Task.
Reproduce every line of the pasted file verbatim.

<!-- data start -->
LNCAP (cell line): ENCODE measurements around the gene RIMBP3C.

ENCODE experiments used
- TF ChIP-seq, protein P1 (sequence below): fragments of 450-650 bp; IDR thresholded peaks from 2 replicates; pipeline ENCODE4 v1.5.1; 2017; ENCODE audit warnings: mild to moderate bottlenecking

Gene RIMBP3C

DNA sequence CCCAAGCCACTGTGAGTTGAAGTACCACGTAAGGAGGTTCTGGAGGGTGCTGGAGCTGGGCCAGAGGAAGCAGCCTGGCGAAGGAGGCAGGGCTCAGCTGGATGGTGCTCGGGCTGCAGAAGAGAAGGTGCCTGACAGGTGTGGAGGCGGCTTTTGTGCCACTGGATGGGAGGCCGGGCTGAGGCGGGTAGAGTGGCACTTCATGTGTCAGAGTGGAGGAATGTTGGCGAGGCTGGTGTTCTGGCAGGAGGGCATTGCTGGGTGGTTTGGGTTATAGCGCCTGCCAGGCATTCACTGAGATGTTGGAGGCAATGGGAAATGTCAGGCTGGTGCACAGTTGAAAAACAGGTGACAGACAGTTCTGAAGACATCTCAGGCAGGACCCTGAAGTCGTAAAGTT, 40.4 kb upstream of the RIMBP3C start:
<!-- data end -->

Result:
LNCAP (cell line): ENCODE measurements around the gene RIMBP3C.

ENCODE experiments used
- TF ChIP-seq, protein P1 (sequence below): fragments of 450-650 bp; IDR thresholded peaks from 2 replicates; pipeline ENCODE4 v1.5.1; 2017; ENCODE audit warnings: mild to moderate bottlenecking

Gene RIMBP3C

DNA sequence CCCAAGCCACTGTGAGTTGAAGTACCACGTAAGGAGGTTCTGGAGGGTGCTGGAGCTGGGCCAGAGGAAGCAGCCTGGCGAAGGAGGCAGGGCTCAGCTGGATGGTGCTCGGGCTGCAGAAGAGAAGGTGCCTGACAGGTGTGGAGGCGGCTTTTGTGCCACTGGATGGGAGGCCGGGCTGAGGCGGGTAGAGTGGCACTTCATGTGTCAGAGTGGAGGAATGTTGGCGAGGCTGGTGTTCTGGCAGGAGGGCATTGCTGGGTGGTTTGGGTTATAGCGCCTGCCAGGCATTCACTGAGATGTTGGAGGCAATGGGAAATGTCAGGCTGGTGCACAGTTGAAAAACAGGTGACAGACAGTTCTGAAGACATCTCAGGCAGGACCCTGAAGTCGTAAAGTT, 40.4 kb upstream of the RIMBP3C start: